Professional Guide to Signs and Symptoms
5th Edition

Alopecia [Hair loss]
Alopecia usually develops gradually and affects the scalp; it may be diffuse or patchy and can be classified as scarring or nonscarring. Scarring alopecia (permanent hair loss) results from hair follicle destruction, which smoothes the skin surface, erasing follicular openings. Nonscarring alopecia (temporary hair loss) results from hair follicle damage that spares follicular openings, allowing future hair growth.
One of the most common causes of alopecia is the use of certain chemotherapeutic drugs. Alopecia may also result from the use of other drugs; radiation therapy; a skin, connective tissue, endocrine, nutritional, or psychological disorder; a neoplasm; an infection; a burn; or exposure to toxins.
Normally, everyone loses about 50 hairs per day, and these hairs are replaced by new ones. However, aging, genetic predisposition, and hormonal changes may contribute to gradual hair thinning and hairline recession. This type of alopecia occurs in about 40% of adult men and may also occur in postmenopausal women.
In both sexes, hair loss may also occur on the trunk, pubic area, axillae, arms, and legs. Another normal pattern of alopecia occurs 2 to 4 months postpartum. This temporary, diffuse hair loss on the scalp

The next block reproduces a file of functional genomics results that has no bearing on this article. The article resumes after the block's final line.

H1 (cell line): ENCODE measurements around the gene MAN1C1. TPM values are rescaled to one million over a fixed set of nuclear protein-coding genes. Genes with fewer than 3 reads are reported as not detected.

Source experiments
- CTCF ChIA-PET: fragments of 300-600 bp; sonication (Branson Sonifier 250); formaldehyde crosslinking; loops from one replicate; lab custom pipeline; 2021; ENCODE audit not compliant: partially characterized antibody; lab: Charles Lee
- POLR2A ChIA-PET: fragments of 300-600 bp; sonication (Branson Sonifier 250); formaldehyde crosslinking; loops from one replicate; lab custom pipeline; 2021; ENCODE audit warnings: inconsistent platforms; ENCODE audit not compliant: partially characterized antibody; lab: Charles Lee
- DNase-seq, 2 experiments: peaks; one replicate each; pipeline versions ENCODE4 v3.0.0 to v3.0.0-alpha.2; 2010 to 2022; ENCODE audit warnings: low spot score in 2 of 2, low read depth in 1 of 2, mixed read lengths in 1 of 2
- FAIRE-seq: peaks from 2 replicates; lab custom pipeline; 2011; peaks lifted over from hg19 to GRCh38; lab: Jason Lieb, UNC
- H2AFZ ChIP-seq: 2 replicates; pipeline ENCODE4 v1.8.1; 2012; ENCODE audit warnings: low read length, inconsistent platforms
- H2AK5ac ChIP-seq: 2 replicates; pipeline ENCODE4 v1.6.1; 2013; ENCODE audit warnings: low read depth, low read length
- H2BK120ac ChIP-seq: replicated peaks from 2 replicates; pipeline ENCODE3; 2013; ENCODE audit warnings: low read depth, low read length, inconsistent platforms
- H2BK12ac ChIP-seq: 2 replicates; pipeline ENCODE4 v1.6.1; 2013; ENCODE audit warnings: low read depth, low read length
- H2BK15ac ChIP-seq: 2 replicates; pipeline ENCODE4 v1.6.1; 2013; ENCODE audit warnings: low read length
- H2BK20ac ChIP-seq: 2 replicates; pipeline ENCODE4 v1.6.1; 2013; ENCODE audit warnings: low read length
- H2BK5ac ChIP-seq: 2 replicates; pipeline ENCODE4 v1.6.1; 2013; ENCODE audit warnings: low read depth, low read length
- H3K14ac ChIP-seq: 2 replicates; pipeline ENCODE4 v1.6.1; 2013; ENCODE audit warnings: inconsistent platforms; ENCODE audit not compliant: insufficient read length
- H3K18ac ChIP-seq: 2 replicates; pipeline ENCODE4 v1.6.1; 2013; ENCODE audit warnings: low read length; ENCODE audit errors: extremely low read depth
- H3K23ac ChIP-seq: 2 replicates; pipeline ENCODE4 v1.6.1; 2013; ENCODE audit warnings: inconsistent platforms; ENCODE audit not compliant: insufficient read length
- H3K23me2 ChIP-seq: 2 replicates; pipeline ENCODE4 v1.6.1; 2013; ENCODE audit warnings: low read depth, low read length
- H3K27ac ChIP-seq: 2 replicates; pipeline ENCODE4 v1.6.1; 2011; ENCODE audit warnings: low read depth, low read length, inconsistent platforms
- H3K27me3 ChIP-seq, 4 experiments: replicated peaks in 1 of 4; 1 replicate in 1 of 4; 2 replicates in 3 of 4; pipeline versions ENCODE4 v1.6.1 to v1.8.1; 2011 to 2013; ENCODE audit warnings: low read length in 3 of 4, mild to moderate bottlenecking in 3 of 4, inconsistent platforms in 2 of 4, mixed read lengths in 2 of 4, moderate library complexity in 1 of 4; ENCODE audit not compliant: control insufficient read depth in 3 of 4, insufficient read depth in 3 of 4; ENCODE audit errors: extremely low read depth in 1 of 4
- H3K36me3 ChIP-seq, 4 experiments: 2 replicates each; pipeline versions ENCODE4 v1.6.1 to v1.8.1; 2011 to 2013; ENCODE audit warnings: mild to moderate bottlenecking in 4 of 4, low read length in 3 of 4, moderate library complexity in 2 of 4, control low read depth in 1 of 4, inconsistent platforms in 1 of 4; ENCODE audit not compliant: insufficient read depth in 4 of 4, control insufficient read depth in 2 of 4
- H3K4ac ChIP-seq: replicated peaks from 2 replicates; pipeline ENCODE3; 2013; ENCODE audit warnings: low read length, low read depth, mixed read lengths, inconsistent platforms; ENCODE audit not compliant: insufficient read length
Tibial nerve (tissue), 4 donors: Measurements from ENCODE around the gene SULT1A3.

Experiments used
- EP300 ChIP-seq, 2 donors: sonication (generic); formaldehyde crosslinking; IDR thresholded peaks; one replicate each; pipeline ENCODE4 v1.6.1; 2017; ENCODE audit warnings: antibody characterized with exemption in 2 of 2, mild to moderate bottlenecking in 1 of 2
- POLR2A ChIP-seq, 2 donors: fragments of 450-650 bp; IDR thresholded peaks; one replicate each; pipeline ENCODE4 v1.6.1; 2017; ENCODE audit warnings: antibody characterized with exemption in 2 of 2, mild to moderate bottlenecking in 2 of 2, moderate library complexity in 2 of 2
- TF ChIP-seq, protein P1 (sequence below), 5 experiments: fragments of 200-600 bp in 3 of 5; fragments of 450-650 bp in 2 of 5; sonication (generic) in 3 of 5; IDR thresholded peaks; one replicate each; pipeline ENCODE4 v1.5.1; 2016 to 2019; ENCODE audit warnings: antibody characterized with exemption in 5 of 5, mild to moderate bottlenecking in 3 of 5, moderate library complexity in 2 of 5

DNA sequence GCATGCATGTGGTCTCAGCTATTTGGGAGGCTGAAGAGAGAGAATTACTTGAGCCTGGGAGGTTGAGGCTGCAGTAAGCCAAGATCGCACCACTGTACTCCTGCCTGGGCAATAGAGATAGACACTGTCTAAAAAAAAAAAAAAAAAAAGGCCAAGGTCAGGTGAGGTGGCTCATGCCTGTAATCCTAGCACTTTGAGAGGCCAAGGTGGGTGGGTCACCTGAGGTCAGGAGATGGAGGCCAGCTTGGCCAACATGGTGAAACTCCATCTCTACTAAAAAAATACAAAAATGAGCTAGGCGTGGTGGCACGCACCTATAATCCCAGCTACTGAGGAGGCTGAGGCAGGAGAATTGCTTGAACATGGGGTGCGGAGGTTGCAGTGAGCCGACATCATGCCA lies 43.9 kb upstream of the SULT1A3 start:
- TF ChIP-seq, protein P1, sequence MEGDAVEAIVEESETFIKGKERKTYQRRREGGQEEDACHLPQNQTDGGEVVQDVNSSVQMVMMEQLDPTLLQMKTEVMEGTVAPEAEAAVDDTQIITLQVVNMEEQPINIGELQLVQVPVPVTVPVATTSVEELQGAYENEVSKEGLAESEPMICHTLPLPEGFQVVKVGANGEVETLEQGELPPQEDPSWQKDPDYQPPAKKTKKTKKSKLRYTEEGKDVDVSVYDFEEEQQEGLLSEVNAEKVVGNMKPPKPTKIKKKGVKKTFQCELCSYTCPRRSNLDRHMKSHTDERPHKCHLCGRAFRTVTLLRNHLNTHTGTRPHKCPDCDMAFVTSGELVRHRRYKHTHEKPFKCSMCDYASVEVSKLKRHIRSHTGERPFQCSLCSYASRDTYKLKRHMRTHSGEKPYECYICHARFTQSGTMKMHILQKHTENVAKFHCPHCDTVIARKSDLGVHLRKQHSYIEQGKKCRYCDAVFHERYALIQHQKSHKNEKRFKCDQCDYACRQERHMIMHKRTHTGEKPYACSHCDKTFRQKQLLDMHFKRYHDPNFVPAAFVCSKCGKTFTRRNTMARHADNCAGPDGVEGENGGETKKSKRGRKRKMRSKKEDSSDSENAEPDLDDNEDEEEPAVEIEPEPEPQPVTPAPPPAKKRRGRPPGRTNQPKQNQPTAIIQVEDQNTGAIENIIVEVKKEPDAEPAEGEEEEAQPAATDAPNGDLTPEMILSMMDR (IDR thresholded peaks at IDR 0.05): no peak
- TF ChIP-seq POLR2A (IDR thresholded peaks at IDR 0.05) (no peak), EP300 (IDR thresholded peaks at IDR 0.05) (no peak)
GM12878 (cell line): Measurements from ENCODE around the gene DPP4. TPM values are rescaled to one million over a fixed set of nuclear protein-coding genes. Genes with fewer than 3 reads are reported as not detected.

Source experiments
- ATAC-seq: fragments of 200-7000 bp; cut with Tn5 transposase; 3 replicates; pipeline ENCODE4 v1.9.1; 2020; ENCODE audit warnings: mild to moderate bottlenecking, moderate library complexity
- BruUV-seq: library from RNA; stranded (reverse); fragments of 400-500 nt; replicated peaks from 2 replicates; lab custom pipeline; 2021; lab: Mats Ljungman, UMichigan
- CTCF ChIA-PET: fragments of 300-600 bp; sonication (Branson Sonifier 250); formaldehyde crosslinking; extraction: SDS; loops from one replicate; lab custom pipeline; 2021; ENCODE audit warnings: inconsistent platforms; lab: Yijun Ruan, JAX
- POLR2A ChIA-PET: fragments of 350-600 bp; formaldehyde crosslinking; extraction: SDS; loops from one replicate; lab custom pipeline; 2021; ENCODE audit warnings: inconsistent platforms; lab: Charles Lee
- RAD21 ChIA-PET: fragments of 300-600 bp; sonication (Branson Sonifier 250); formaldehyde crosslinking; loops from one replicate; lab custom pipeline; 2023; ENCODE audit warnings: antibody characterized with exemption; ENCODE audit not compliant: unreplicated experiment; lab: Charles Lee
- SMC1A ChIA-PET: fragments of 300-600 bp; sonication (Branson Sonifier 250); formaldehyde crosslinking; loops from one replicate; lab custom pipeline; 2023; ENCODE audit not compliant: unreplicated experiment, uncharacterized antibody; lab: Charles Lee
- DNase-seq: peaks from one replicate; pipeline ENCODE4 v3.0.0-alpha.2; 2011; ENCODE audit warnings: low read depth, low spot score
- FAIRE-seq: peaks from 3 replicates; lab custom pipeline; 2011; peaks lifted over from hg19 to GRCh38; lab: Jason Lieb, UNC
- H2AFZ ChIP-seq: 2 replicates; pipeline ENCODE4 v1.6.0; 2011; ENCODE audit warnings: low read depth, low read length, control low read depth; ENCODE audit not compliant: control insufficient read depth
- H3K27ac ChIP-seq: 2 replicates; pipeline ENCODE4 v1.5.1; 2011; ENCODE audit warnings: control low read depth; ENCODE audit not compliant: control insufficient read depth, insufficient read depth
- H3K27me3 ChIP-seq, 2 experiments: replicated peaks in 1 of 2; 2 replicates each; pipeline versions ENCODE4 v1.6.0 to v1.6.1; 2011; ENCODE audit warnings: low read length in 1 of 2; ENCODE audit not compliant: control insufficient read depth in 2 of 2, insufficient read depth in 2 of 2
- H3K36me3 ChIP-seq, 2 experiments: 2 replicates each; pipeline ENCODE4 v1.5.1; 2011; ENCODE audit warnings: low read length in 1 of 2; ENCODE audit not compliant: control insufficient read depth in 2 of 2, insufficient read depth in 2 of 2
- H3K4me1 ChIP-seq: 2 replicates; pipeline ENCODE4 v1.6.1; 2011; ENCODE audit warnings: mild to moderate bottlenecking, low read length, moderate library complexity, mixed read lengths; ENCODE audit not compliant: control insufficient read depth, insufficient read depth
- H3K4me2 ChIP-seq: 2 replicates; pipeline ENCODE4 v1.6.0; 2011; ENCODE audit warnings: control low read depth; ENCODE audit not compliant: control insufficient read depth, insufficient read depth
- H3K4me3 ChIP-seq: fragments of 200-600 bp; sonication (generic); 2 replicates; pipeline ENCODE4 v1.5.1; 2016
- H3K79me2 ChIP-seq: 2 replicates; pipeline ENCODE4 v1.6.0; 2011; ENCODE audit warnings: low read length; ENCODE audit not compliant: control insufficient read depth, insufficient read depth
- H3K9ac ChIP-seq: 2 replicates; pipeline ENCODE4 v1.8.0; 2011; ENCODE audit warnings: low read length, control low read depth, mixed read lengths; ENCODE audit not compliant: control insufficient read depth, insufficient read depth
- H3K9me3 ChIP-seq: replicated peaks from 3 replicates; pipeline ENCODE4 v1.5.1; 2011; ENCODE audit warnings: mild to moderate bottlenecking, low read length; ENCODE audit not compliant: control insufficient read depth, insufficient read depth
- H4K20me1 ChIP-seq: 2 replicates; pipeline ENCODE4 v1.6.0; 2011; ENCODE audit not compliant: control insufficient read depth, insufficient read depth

may be scant or dramatic and possibly accentuated at the frontal areas. Anxiety, high fever, and even certain hair styles or grooming methods may also cause alopecia. (See Recognizing patterns of alopecia, page 36.)
If the patient isn’t receiving a chemotherapeutic drug or radiation therapy, begin by asking when he first noticed the hair loss or thinning. Does it affect the scalp alone, or does it occur elsewhere on the body? Is it accompanied by itching or rashes? Then carefully explore other signs and symptoms to help distinguish between normal and pathologic hair loss. Ask about recent weight change, anorexia, nausea, vomiting, excessive stress, and altered bowel habits. Also ask about urinary tract changes, such as hematuria or oliguria. Has the patient been especially tired or irritable? Does he have a cough or difficulty breathing? Ask about joint pain or stiffness and about heat or cold intolerance. Inquire about exposure to insecticides. If the patient is female, ask if she has had menstrual irregularities and note her pregnancy history. If the patient is male, ask about sexual dysfunction, such as decreased libido or impotence.
Next, ask about hair care. Does the patient frequently use a hot blow dryer or electric curlers? Does he periodically dye, bleach, or perm his hair? If the patient is black, ask if he uses a hot comb to straighten his hair or a long-toothed comb to achieve an Afro look. Does he ever braid the hair in cornrows? Check for a family history of alopecia, and ask what age relatives were when they started experiencing hair loss. Also ask about nervous habits, such as pulling the hair or twirling it around a finger.